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(Pocket-lint) - The book has been around for such a long time surely there is little left to innovate. Educational toy maker LeapFrog believes its latest creation, the Tag, will leap the humble book into the 21st century. We sat down with some kids to find out.

Let me tell you a story...

A long time ago there were books, then video games were invented and nobody read books anymore, the end.

It's a problem facing any book publisher today: how do you make things more interactive? In Victorian times pop-up was the answer, but with Pocket-lint being a gadget site we want a gadget answer. In steps the LeapFrog Tag.

The LeapFrog Tag is a system where, with the help of a digital pen fitted with a miniature scanner, books become interactive and read out to you when you press different areas of the page. If it sounds confusing that's because explaining the technology behind it is. However don't let that put you off, using it is actually incredibly easy.

Basically you buy the pen, and then special Tag books thereafter. The special books are printed on regular paper so you still get that book feel, but on every page there are thousands of dots that you can hardly see. When you press the pen on to the page it scans the dots, knows where you are, and then plays a sound accordingly.

While there are some key icons on the page, like play and stop, because the whole page is covered in dots every element from page numbers to individual words and even elements of the pictures can have sounds associated with them.

The pen itself, which is like a large marker pen, has a built-in speaker with volume control (luckily it also comes with a headphone socket as well), plus the ability to connect it to a computer.

Once connected to a PC or Mac you can manage your book collections and you can store up to five books at any one time on the device. Because the dots are different on each page, the system automatically knows what book you are looking at so you don't have to worry about menu screens.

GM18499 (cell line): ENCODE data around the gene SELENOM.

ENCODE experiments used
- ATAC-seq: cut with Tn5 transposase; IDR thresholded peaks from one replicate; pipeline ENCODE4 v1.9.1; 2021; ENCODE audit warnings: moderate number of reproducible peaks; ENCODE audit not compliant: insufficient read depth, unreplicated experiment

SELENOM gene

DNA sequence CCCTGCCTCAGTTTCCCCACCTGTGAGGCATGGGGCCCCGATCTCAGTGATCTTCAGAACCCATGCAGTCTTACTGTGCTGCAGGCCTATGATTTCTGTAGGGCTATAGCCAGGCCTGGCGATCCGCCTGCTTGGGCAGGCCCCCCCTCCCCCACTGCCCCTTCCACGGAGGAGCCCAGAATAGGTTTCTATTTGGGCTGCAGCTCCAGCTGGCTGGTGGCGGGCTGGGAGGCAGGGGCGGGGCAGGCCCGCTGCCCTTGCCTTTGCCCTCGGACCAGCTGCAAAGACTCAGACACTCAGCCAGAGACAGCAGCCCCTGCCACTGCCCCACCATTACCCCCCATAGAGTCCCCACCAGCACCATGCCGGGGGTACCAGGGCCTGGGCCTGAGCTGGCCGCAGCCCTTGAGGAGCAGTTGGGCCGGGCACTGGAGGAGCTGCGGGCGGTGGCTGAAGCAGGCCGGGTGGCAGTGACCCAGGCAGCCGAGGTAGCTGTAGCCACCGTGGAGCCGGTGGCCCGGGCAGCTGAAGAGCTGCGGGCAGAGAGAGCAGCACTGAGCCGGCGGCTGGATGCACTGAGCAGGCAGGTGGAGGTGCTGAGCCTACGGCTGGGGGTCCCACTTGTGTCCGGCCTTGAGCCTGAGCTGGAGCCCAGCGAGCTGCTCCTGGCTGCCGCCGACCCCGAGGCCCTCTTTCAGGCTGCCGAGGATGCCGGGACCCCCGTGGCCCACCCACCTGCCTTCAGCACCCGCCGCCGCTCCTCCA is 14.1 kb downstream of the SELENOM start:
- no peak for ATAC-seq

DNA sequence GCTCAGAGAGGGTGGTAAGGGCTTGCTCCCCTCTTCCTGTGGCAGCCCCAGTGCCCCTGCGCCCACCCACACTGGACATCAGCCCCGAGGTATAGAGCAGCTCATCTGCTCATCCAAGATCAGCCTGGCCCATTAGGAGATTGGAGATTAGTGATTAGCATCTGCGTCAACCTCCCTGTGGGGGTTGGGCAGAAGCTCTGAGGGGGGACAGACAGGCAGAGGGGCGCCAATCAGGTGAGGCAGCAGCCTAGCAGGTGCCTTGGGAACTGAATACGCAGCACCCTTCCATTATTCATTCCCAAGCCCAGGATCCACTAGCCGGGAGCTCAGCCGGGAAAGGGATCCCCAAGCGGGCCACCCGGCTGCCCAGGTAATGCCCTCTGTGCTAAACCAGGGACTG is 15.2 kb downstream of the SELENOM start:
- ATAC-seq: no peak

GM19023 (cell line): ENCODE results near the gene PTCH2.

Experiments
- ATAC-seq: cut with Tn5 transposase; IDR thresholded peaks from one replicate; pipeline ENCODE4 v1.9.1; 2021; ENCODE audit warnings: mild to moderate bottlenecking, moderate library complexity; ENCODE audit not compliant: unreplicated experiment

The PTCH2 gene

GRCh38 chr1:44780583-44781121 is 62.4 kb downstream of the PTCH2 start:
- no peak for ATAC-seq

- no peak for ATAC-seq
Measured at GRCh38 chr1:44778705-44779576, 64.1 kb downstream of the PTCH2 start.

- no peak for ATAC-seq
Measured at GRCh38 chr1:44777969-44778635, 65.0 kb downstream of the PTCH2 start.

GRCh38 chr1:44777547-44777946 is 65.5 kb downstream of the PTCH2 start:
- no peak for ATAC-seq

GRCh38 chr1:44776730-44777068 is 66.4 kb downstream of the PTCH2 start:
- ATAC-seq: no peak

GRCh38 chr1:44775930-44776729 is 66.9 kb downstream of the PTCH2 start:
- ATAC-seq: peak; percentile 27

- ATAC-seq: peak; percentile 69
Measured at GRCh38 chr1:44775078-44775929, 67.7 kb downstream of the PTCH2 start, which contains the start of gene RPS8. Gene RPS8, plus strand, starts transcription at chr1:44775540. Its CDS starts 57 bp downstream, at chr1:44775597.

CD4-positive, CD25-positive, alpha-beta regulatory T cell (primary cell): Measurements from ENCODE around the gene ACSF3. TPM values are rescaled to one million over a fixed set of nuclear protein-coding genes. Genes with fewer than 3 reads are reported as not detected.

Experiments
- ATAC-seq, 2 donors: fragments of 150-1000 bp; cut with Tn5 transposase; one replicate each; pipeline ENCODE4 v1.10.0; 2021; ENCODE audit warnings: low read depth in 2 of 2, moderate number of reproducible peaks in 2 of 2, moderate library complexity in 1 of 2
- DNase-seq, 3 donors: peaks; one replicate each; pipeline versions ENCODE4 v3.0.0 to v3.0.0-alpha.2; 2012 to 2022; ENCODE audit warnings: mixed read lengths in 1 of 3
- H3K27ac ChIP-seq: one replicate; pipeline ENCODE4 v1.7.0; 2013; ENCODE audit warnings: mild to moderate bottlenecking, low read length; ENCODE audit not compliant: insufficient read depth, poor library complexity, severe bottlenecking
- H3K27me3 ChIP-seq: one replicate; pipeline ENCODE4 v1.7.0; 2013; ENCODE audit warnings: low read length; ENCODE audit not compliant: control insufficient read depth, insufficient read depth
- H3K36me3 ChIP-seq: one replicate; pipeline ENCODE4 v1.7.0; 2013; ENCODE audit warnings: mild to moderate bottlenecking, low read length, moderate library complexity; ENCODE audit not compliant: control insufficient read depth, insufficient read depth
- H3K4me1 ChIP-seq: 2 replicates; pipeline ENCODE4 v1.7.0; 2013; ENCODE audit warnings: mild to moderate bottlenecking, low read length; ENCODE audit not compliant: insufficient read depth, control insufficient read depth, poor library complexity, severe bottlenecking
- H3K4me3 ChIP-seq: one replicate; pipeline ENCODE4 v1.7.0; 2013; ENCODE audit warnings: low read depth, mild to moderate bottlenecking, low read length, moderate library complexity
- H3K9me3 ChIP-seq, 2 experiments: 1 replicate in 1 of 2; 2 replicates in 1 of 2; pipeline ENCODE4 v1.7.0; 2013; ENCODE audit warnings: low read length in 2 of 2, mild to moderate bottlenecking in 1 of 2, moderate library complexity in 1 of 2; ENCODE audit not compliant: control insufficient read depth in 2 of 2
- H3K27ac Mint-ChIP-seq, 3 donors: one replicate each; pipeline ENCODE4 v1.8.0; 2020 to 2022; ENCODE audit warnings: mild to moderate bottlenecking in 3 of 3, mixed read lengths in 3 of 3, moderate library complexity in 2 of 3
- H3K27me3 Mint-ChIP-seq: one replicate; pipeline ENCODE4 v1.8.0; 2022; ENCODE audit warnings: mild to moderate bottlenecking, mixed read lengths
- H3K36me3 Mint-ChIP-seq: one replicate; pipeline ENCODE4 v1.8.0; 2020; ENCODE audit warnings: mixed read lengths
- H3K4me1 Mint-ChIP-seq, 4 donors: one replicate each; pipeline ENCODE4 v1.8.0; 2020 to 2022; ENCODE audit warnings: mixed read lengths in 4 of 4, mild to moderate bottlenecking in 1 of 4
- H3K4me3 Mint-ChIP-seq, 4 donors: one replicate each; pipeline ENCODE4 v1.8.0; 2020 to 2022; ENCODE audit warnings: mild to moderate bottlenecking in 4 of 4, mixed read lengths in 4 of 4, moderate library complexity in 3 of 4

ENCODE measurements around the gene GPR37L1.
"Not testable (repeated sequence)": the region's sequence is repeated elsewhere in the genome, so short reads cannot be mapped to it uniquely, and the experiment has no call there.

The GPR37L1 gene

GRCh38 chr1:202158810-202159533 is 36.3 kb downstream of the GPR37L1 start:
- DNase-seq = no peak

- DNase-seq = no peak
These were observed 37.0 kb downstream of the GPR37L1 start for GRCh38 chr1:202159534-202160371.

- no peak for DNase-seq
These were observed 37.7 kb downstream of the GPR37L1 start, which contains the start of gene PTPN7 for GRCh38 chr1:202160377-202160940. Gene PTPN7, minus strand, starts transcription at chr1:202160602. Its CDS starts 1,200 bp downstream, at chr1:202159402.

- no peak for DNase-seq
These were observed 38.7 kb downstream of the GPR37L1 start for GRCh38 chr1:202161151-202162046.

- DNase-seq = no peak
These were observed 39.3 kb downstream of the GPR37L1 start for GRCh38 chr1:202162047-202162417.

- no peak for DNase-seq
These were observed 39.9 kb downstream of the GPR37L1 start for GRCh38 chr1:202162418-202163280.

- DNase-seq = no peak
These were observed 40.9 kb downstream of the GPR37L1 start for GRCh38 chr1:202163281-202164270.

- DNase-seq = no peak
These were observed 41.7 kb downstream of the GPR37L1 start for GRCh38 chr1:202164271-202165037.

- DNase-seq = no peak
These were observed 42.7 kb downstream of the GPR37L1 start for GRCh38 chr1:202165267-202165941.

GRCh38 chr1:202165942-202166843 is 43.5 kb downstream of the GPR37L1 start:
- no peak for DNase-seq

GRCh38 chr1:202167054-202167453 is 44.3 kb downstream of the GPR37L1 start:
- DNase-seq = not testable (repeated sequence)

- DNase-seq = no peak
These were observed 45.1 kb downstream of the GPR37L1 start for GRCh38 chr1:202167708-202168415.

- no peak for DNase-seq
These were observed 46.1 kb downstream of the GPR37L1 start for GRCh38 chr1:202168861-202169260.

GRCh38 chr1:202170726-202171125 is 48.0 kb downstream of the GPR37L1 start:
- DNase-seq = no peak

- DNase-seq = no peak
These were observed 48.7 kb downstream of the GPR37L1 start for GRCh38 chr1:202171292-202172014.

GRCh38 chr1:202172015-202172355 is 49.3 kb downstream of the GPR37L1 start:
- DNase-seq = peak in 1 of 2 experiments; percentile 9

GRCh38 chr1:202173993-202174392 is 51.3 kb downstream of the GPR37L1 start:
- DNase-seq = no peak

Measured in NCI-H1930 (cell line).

In practice the LeapFrog Tag is incredibly easy to use. The initial £40 offering comes with the all-important pen and one book - Ozzie and Mack - which is it has to be said is a fun read. There are games at the back you can play once you have read the story plus alphabet charts so you can learn further. The kids we showed got to grips with it instantly, pressing the pen around the pages to find the secret noises and story elements.

Ok, so I know what you are thinking - if a book can read itself to your little one then that does you out of a job. From a parent-child bonding experience, especially at bedtime, this isn't going to replace mum or dad reading a story. The interaction is good, but not that good (luckily). However, where the Tag will be used is keeping your kids quiet for 10 minutes during the day when you need them to be still. It's certainly better than sticking them in front of the television watching Yo Gabba Gabba or a games console, as there are no LCD screens to turn them googly eyed.


With plenty of books to opt for including classics like Dr Seuss’ The Cat in the Hat, Paddington Bear, Olivia and a stack of Nickelodeon branded characters like Go Diego Go and SpongeBob Square Pants, the Tag system has wide appeal and is actually very clever.

It has the interactivity of a video game, only uses books as the main element, and for us that is where it succeeds. It might be hard to explain the workings, but it doesn't matter because for us it just works and that means it gets a thumbs up from us.

Writing by Stuart Miles. Originally published on 16 April 2013.